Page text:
Western Digital Q3 Revenues Fall
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Western Digital Corp. (NYSE: WDC) reported declining third quarter fiscal 2011 revenues this week.
Third quarter fiscal 2011 revenues for the storage vendor were reported at $2.25 billion, a decline from of 15 percent from the $2.64 billion reported for the third quarter of 2010. Net Income was reported at $146 million, a decline from the $400 million reported in 2010.
Among the multiple factors impacting Western Digital's business is the fact that the average hard drive selling price was approximately $45 per unit, down $6 from the year ago quarter. John Coyne, CEO and President of Western Digital (WD) noted during the company's earnings call that industry shipments came in at 160 million units for the March quarter, slightly above WD's original expectation of 155 million units.
"Customers accelerated product purchases in the last 3 weeks the quarter, due to supply concerns as a result of the Japanese earthquake," Coyne said. "Analyzing the effects of the events in Japan, on the technology industry generally, there were, and remain a number of supply chain challenges, which are impacting both demand and supply visibility in the June quarter and beyond."
Coyne added that with the support of suppliers, WD has mitigated the initial impact on their ability to support pre-earthquake customer share awards for the June quarter.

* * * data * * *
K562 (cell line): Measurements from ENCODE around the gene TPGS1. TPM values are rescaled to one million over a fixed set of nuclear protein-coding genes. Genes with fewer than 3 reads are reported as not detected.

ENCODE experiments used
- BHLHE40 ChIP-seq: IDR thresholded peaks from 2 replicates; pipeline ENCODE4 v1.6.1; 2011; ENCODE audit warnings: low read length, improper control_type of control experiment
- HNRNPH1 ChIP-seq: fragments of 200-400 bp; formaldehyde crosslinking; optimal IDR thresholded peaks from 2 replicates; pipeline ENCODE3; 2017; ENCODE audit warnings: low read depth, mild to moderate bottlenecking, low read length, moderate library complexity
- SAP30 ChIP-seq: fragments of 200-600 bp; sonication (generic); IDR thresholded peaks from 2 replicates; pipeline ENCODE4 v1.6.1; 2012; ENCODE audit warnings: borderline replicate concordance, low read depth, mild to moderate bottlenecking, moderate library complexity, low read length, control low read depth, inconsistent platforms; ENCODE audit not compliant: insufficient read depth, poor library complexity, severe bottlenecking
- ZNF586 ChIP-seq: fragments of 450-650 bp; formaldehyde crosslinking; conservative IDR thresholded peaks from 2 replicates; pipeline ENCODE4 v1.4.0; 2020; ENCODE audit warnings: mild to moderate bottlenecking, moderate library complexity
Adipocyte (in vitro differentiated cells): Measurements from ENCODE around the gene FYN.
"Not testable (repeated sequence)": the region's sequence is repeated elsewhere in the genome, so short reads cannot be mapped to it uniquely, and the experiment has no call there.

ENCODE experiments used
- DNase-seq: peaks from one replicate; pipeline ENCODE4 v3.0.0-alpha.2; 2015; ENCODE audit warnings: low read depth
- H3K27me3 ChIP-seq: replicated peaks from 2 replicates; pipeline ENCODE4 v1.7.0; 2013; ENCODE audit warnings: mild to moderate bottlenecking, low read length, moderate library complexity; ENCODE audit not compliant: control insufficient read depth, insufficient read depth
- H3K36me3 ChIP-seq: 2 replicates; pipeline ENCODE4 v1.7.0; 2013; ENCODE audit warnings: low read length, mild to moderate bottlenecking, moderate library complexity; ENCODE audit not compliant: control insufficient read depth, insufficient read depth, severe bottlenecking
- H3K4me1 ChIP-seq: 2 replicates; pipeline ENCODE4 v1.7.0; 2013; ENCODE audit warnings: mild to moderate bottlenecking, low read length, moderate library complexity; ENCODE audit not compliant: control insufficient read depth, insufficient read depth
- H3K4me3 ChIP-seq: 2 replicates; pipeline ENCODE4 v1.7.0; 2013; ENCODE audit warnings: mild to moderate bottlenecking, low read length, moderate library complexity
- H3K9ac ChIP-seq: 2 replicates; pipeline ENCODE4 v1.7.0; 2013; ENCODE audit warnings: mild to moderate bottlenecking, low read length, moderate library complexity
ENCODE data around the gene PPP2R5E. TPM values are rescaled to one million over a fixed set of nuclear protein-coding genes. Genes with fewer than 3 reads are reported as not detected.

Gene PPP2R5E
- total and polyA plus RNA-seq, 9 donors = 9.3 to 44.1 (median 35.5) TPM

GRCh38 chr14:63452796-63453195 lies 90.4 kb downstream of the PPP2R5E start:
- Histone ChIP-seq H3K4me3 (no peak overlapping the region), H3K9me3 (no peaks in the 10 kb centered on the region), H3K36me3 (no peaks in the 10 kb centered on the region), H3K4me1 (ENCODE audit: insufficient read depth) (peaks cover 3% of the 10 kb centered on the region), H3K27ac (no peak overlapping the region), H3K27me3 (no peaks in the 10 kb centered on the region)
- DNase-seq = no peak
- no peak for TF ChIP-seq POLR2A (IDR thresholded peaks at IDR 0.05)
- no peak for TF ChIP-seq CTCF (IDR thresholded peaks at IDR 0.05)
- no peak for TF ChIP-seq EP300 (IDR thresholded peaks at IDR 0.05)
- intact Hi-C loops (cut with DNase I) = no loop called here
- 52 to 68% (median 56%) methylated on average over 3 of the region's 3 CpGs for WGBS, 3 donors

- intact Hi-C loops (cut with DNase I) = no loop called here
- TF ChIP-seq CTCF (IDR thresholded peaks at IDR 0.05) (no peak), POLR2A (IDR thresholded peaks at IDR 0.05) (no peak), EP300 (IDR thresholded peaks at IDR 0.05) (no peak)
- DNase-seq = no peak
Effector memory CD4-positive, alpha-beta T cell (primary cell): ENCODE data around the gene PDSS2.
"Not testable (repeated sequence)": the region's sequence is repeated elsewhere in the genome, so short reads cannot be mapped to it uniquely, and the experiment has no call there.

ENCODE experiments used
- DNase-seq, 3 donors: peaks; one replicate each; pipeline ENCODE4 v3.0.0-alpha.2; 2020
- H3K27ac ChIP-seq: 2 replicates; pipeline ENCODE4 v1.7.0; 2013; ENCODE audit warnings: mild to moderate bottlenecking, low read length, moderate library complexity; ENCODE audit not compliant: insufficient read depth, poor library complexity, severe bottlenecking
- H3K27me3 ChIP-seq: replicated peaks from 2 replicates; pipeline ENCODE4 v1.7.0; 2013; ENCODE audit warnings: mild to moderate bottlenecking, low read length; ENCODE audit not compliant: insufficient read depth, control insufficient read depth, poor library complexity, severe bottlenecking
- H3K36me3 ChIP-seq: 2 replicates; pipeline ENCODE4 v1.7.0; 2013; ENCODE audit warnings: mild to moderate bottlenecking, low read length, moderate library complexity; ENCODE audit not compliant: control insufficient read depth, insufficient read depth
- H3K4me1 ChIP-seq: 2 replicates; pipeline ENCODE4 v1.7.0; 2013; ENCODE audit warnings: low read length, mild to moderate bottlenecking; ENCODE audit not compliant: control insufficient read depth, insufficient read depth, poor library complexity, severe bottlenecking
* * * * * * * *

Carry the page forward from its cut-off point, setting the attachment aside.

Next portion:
"We have now turned our attention to responding to customer upside requests for this quarter, which we believe are driven by unresolved supply chain issues at competitors and to fully supporting customer needs in the September quarter," Coyne said. "We believe end customer demand for the June quarter in all markets for HDDs is tracking to seasonally normal patterns."
That said, Coyne said that there is uncertainty around the ability of WD's customers and the HDD industry to fully satisfy demand due to supply chain challenges.
"In uncertain times like these, we believe a highly flexible and responsive WD business model is especially well-equipped to perform and deliver value to our customers and shareholders," Coyne said.
The third quarter of 2011 was a busy one for WD overall. The company introduced a new 6 Terabyte hard drive platform, called the My Book Studio Edition II.
WD also announced its intention to acquire Hitachi's storage business (HGST) for $4.3 billion. Rival storage vendor Seagate is also on the move, announcing the acquisition of Samsung's HDD business for $1.37 billion.
Coyne does not expect that the Seagate deal will have an impact on how WD's deal for Hitachi will be viewed by regulators
"We developed our transaction based on our belief that it will enhance our ability to provide value to customers, through enhancement of the basic technology that's required to continue to deliver a high-quality, high reliability product portfolio," Coyne said. "The scale of the combined operations generates cost leverage and efficiencies, which we intend to share with our customers."